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Im currently working in a grails project and I ended up to a problem regarding matches constraints in grails. My field should only accept a String with a date-like format exactly like this:

10-25-2012 5:00PM

Is this possible in matches constraint using regex? I'm always having a hard time in data filtering using regex cause it's a little bit confusing.

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1  
I dont think it is a good idea to use regex to match date-time. Instead see if the language/framework provides a date-time function that takes string, format string and converts it to a date/time object or returns false if it can't. –  Vikas May 25 '12 at 6:19

4 Answers 4

If it's a data, why not to validate it using standard date formatter? Like:

static constraints = {
   mydate validator: {
      try {
         Date.parse('MM-dd-yyyy hh:mma', it)
         return true
      } catch (ParseException e) {
         return false
      }
   }
}

Btw, at this case Date can parse not so valid dates (and transform it to correnct value, like 15am to 3pm). If you need exactly valid format, your can compare it with original value:

static constraints = {
   mydate validator: {
      try {
         Date date = Date.parse('MM-dd-yyyy hh:mma', it)
         return Date.format('MM-dd-yyyy hh:mma', date) == it
      } catch (ParseException e) {
         return false
      }
   }
}

Or you can use SimpleDateFormat instead:

final static DateFormat DATEFORMAT = new SimpleDateFormat('MM-dd-yyyy hh:mma') 

static constraints = {
   mydate validator: {
      try {
         Date date = DATEFORMAT.parse(it)
         return DATEFORMAT.format(date) == it
      } catch (ParseException e) {
         return false
      }
   }
}
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Is there no Date object you can use? I don't know, but I can help you with the regex:

Constructing a regex is not difficult and especially in your case straight forward:

^\d{2}-\d{2}-\d{4} \d{2}:\d{2}[AP]M$

^ Matches the start of the string

$ Matches the end of the string

\d is a digit

{2} is a quantifier that makes the previous character required 2 times

[AP] is a character class that matches A or P

This regex just checks the format, not if the digits represent a valid Date or Time! (e.g. 99-99-0000 35:61PM is valid)

Read my Blog post What absolutely every Programmer should know about regular expressions for some more brief information.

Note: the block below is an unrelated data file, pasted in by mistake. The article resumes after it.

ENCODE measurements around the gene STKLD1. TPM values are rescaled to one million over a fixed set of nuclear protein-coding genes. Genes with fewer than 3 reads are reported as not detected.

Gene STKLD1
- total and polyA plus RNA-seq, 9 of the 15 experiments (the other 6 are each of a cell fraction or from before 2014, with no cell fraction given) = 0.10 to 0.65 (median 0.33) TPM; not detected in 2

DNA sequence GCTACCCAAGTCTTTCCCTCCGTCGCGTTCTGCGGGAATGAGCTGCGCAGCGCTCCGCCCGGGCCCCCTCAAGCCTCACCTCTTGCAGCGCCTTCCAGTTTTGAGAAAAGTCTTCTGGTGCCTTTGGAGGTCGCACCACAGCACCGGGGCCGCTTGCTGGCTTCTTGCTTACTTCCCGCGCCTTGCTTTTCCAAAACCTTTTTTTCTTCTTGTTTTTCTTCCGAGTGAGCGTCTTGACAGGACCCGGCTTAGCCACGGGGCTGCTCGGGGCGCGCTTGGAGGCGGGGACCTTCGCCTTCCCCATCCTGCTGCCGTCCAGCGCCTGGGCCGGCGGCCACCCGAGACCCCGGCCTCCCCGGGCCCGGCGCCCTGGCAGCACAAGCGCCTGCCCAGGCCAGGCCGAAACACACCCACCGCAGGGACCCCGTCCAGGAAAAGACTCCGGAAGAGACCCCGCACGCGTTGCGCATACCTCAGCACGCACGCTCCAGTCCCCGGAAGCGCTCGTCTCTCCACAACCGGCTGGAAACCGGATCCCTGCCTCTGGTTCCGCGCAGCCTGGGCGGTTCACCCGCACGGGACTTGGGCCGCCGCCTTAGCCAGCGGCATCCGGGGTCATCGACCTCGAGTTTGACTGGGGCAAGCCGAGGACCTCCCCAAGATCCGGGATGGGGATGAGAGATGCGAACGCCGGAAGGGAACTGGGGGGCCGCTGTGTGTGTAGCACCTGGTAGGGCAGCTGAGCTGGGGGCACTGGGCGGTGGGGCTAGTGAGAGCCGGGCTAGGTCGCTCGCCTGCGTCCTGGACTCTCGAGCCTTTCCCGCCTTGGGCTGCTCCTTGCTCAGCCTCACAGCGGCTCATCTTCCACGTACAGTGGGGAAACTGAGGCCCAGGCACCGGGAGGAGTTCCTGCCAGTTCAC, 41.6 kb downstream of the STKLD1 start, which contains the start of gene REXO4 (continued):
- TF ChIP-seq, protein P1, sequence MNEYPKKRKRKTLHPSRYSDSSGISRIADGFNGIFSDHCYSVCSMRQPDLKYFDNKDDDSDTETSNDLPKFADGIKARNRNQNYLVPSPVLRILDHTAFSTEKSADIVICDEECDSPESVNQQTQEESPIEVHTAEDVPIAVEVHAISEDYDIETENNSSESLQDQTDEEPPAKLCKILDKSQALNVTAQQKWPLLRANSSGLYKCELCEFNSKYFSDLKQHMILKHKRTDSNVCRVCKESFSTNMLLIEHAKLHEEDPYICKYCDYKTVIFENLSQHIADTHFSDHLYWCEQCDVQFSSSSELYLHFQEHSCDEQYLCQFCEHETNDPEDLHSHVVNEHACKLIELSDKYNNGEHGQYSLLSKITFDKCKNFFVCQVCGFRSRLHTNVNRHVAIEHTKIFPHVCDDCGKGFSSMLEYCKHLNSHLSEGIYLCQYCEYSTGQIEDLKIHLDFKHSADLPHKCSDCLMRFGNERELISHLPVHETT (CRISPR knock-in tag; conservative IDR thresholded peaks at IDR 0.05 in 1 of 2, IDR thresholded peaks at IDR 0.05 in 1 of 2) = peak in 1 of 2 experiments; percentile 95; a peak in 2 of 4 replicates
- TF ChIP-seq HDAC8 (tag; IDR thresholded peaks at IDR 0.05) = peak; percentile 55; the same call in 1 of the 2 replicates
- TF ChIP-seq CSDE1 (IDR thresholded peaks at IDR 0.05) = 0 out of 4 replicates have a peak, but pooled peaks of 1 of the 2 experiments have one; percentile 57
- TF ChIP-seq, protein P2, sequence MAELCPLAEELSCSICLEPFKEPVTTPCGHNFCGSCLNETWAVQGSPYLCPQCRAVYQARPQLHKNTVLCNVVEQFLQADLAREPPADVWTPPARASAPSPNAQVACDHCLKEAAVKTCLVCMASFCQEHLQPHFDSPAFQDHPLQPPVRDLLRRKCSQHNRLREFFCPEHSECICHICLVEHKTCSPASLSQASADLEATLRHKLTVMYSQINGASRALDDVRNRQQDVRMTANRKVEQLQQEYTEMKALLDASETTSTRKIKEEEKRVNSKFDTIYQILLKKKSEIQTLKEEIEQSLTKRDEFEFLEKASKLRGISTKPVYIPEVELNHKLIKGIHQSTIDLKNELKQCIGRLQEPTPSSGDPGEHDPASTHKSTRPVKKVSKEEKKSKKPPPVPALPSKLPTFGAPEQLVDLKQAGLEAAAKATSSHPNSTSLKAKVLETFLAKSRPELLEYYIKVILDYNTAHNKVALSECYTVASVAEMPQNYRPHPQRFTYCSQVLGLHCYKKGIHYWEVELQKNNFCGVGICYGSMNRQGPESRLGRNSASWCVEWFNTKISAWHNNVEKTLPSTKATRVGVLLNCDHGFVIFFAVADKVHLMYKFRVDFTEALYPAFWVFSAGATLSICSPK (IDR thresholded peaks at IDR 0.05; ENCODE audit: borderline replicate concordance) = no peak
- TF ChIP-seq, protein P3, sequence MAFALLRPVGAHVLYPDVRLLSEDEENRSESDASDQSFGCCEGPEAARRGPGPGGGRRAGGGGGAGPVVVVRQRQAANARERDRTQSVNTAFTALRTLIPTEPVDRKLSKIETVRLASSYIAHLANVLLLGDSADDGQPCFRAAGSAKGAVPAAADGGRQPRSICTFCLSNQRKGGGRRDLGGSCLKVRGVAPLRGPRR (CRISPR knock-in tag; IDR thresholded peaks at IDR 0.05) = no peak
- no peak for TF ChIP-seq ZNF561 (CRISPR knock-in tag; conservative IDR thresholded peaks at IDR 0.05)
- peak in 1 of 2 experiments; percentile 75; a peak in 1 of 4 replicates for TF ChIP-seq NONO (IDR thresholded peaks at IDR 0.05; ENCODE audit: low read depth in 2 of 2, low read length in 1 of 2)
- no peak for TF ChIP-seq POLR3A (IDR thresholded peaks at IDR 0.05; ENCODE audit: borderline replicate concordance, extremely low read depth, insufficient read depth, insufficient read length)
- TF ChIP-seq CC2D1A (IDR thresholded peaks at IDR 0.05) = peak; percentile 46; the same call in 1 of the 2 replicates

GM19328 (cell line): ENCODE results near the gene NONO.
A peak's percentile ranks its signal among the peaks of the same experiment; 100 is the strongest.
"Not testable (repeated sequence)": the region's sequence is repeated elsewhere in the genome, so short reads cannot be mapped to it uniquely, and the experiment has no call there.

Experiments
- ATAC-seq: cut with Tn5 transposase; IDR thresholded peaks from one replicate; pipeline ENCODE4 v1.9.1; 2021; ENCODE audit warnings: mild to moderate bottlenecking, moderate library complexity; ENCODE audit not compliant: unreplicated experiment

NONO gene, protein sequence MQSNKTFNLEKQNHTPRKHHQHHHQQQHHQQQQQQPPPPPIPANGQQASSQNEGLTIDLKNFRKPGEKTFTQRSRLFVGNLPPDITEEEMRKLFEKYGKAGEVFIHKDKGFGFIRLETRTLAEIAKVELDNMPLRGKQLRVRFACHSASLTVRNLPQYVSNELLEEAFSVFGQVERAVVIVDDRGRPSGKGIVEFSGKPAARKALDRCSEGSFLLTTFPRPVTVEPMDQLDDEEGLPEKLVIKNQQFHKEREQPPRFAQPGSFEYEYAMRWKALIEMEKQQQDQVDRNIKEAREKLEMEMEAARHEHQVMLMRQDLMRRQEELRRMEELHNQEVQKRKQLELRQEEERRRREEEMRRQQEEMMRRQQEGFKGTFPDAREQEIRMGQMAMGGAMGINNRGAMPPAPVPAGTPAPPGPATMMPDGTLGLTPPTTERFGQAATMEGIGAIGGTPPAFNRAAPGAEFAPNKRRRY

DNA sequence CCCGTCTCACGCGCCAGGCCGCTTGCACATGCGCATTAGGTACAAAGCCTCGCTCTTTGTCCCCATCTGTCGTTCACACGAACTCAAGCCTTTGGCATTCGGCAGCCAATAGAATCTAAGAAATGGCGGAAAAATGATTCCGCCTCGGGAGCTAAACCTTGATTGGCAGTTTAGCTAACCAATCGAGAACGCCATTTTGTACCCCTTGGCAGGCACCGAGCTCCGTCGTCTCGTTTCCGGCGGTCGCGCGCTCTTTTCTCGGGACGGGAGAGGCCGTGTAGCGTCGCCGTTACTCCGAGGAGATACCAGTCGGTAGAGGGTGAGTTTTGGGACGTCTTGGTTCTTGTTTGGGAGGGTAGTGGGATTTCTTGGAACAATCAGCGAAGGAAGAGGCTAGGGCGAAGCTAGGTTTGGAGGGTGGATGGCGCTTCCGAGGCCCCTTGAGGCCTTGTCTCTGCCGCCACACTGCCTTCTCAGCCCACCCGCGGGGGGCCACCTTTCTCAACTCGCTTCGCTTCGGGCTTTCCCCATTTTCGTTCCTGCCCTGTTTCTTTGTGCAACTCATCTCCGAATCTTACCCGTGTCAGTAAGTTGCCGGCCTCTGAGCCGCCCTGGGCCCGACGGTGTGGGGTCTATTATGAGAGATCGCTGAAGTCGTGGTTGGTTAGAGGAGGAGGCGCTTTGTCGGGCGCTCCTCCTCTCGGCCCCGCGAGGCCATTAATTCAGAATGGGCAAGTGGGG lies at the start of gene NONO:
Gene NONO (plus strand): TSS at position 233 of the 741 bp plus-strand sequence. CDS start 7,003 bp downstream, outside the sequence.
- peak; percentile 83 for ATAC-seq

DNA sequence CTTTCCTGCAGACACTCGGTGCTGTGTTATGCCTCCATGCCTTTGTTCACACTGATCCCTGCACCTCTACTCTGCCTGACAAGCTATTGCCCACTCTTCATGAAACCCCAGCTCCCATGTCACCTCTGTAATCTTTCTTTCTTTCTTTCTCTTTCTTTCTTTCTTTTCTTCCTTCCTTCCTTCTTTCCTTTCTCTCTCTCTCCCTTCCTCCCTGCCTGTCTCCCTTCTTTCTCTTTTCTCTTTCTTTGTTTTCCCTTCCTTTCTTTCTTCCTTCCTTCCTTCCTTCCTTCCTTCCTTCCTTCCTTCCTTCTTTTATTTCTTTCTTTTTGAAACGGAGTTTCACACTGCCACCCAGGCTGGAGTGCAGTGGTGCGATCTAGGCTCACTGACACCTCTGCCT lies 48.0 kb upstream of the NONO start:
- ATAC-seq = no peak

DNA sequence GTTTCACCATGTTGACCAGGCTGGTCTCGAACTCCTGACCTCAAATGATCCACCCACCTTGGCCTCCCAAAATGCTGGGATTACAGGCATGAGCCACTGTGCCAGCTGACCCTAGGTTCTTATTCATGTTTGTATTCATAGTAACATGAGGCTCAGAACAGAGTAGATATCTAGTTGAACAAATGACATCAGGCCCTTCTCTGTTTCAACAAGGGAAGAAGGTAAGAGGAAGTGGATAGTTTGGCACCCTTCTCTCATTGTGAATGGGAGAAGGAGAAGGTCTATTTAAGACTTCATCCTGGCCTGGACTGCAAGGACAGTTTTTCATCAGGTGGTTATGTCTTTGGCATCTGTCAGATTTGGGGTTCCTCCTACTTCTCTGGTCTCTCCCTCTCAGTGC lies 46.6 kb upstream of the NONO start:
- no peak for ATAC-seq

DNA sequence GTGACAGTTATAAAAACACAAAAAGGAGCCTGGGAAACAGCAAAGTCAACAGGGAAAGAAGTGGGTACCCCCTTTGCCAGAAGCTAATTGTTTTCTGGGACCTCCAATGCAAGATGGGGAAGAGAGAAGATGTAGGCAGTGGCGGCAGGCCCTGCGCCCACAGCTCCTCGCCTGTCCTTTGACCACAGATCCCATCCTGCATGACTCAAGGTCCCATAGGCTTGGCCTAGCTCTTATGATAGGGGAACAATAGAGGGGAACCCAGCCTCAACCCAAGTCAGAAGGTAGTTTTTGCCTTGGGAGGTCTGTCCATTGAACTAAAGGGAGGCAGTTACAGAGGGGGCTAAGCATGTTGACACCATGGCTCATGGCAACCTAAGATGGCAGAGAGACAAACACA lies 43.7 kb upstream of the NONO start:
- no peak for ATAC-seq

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Try this one: ^(0[1-9]|1[012])-(0[1-9]|[12][0-9]|3[01])-((?:19|20)\d\d) ([0-1]?[0-9]|2[0-4]):([0-5][0-9])(?::([0-5][0-9]))?(AM|PM)$

^ Start of string
    (0[1-9]|1[012]) Month
    -
    (0[1-9]|[12][0-9]|3[01]) Day
    -
    ((?:19|20)\d\d) Year

    ([0-1]?[0-9]|2[0-4]) HH
    :
    ([0-5][0-9]) MM
    (?::([0-5][0-9]))? optional :SS
    (AM|PM)
$ End of string

It captures month, day, year, hours, minutes, seconds and AM/PM.

Edit: As Vikas points out it does not check how many days a month can have.

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3  
And it will happily accept 02-31-2012 5:00PM as a valid date. –  Vikas May 25 '12 at 6:40

Try this

\b(?:(?:(?:0?[469]|11)\-(?:0?(?:[1-9]|[12][0-9])|30)\-(?:1[7-9][0-9]{2}|200[0-9]|201[0-2]))|(?:(?:0?[13578]|1[02])\-(?:0?(?:[1-9]|[12][0-9])|3[01])\-(?:1[7-9][0-9]{2}|200[0-9]|201[0-2]))|(?:(?:0?2)\-(?:0?(?:[1-9]|1[0-9])|2[0-8])\-(?:1[7-9][0-9]{2}|200[0-9]|201[0-2]))) +(?:(?:(?:0?([0-9])|1[0-2])):(?:0?([0-9])|[1-5][0-9])(?:[AP]M))\b

or

\b(?:(?:(?:0?[469]|11)\-(?:0?(?:[1-9]|[12][0-9])|30)\-(?:1[7-9][0-9]{2}|200[0-9]|201[0-2]))|(?:(?:0?[13578]|1[02])\-(?:0?(?:[1-9]|[12][0-9])|3[01])\-(?:1[7-9][0-9]{2}|200[0-9]|201[0-2]))|(?:(?:0?2)\-(?:0?(?:[1-9]|1[0-9])|2[0-9])\-(?:1[7-9][0-9]{2}|200[0-9]|201[0-2]))) +(?:(?:(?:0?([0-9])|1[0-2])):(?:0?([0-9])|[1-5][0-9])(?:[AP]M))\b

Note: Two patterns both have a common limitation that it would match invalid dates if the month is february. If-else conditionals are accepted in some RegEx flavors but there is no such functions exist for arithmatic operations. May be in far or near future this could be implemented in some RegEx flavors, but I think this not the case for what RegEx is basically is.

  1. First pattern would not find any date greater than 28 from month of February. And it would never match any invalid date.
  2. Second is exactly the same as above, but for it the number is 29.

And I am well-known about the fact that this issue could not entirely solved by using RegEx.

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